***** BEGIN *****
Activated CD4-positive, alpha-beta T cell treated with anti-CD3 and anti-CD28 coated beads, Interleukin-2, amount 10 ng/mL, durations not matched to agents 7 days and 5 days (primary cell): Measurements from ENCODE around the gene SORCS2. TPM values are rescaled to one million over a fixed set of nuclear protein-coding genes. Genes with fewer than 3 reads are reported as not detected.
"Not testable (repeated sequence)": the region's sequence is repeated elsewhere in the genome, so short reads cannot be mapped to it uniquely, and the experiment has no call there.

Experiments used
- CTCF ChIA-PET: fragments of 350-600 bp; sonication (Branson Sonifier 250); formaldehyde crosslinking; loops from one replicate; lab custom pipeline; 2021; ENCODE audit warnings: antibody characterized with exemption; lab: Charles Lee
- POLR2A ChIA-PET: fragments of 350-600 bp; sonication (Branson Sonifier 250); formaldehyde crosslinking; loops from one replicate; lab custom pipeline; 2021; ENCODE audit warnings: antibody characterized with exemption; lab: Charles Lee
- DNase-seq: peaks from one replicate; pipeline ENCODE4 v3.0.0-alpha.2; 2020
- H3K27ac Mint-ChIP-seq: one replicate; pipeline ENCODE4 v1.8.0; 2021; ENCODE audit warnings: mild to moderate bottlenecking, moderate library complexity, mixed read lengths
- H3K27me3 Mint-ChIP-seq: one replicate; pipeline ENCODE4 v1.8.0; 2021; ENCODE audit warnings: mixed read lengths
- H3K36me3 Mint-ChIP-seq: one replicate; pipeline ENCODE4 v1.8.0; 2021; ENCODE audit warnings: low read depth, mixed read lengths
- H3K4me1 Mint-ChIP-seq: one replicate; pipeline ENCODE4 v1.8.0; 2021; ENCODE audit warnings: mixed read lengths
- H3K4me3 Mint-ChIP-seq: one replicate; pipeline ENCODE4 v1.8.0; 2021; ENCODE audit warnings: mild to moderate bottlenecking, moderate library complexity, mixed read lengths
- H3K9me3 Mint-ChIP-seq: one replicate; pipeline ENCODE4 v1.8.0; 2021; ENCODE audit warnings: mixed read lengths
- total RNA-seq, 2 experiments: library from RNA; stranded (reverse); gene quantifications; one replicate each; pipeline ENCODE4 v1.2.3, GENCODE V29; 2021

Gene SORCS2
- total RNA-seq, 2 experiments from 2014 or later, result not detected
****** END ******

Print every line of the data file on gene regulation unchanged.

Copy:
Activated CD4-positive, alpha-beta T cell treated with anti-CD3 and anti-CD28 coated beads, Interleukin-2, amount 10 ng/mL, durations not matched to agents 7 days and 5 days (primary cell): Measurements from ENCODE around the gene SORCS2. TPM values are rescaled to one million over a fixed set of nuclear protein-coding genes. Genes with fewer than 3 reads are reported as not detected.
"Not testable (repeated sequence)": the region's sequence is repeated elsewhere in the genome, so short reads cannot be mapped to it uniquely, and the experiment has no call there.

Experiments used
- CTCF ChIA-PET: fragments of 350-600 bp; sonication (Branson Sonifier 250); formaldehyde crosslinking; loops from one replicate; lab custom pipeline; 2021; ENCODE audit warnings: antibody characterized with exemption; lab: Charles Lee
- POLR2A ChIA-PET: fragments of 350-600 bp; sonication (Branson Sonifier 250); formaldehyde crosslinking; loops from one replicate; lab custom pipeline; 2021; ENCODE audit warnings: antibody characterized with exemption; lab: Charles Lee
- DNase-seq: peaks from one replicate; pipeline ENCODE4 v3.0.0-alpha.2; 2020
- H3K27ac Mint-ChIP-seq: one replicate; pipeline ENCODE4 v1.8.0; 2021; ENCODE audit warnings: mild to moderate bottlenecking, moderate library complexity, mixed read lengths
- H3K27me3 Mint-ChIP-seq: one replicate; pipeline ENCODE4 v1.8.0; 2021; ENCODE audit warnings: mixed read lengths
- H3K36me3 Mint-ChIP-seq: one replicate; pipeline ENCODE4 v1.8.0; 2021; ENCODE audit warnings: low read depth, mixed read lengths
- H3K4me1 Mint-ChIP-seq: one replicate; pipeline ENCODE4 v1.8.0; 2021; ENCODE audit warnings: mixed read lengths
- H3K4me3 Mint-ChIP-seq: one replicate; pipeline ENCODE4 v1.8.0; 2021; ENCODE audit warnings: mild to moderate bottlenecking, moderate library complexity, mixed read lengths
- H3K9me3 Mint-ChIP-seq: one replicate; pipeline ENCODE4 v1.8.0; 2021; ENCODE audit warnings: mixed read lengths
- total RNA-seq, 2 experiments: library from RNA; stranded (reverse); gene quantifications; one replicate each; pipeline ENCODE4 v1.2.3, GENCODE V29; 2021

Gene SORCS2
- total RNA-seq, 2 experiments from 2014 or later, result not detected